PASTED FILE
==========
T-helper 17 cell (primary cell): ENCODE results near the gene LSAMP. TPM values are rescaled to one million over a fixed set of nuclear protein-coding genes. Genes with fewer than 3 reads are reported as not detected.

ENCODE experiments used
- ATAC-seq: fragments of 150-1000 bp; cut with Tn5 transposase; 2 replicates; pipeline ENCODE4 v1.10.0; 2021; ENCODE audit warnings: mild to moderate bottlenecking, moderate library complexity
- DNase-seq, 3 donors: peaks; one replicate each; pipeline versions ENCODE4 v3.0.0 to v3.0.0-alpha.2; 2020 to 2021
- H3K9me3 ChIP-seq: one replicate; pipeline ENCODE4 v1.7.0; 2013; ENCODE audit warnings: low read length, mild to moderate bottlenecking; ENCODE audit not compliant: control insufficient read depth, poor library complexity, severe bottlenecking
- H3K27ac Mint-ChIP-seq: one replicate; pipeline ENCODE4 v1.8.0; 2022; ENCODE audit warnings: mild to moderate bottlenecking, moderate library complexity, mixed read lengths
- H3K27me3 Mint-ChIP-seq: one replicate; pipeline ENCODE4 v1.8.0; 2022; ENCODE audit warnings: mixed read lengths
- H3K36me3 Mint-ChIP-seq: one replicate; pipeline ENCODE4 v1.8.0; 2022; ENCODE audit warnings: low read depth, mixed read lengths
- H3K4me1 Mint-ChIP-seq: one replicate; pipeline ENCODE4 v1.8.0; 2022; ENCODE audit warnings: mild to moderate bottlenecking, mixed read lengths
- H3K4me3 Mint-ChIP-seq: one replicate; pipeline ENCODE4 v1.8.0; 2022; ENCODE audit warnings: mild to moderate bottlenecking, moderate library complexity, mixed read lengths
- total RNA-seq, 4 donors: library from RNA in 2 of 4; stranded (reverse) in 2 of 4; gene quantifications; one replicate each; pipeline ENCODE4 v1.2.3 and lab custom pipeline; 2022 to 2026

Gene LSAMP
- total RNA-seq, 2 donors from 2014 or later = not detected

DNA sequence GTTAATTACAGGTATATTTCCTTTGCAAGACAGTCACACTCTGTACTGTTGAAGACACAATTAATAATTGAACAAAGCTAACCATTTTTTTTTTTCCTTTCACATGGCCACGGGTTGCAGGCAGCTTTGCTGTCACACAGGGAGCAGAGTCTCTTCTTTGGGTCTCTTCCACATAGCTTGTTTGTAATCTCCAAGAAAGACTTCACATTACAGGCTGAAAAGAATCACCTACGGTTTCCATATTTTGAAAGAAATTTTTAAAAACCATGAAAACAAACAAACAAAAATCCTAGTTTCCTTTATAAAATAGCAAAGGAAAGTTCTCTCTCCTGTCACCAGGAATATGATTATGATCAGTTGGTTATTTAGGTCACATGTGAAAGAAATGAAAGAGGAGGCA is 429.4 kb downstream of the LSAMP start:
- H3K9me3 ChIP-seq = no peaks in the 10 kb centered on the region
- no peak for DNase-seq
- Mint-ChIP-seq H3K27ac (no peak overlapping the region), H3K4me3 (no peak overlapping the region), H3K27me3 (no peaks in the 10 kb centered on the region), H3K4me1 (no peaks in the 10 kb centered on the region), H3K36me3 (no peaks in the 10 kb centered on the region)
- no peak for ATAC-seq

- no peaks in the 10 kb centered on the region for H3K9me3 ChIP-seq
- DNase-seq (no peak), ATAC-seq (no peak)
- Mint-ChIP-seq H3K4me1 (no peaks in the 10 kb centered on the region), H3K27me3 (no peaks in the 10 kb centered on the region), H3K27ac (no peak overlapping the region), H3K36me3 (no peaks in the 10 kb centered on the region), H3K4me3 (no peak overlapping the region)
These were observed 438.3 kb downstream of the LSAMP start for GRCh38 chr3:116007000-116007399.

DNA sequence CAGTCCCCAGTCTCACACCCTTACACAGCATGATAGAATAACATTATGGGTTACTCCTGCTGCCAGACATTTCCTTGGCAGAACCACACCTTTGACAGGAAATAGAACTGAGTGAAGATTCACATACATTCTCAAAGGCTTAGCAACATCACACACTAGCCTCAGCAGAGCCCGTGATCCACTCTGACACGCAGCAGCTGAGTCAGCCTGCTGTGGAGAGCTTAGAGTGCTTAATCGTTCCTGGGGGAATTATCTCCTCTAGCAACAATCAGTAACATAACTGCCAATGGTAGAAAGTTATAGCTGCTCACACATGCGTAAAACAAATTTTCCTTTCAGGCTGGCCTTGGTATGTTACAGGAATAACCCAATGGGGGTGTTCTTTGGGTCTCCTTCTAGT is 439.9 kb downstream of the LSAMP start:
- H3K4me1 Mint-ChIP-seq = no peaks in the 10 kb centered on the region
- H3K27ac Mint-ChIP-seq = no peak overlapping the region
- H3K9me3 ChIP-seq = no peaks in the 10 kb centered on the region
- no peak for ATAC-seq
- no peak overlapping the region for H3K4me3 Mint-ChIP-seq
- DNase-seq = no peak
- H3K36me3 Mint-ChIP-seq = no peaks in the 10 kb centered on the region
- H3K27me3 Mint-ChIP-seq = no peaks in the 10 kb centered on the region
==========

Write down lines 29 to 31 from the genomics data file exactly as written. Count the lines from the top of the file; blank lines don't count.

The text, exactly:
- DNase-seq = no peak
- H3K36me3 Mint-ChIP-seq = no peaks in the 10 kb centered on the region
- H3K27me3 Mint-ChIP-seq = no peaks in the 10 kb centered on the region